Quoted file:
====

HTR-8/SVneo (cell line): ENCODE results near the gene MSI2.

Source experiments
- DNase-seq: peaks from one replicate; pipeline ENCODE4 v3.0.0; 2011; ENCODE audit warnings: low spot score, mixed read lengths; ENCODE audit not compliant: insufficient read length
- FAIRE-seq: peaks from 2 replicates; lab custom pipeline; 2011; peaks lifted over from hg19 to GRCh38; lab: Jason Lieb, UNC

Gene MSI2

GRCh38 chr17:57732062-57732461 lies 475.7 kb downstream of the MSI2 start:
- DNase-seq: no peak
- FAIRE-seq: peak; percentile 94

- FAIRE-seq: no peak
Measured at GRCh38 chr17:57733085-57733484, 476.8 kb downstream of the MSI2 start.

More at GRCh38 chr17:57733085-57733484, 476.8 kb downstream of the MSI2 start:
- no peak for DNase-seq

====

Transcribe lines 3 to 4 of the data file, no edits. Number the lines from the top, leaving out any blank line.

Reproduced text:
- DNase-seq: peaks from one replicate; pipeline ENCODE4 v3.0.0; 2011; ENCODE audit warnings: low spot score, mixed read lengths; ENCODE audit not compliant: insufficient read length
- FAIRE-seq: peaks from 2 replicates; lab custom pipeline; 2011; peaks lifted over from hg19 to GRCh38; lab: Jason Lieb, UNC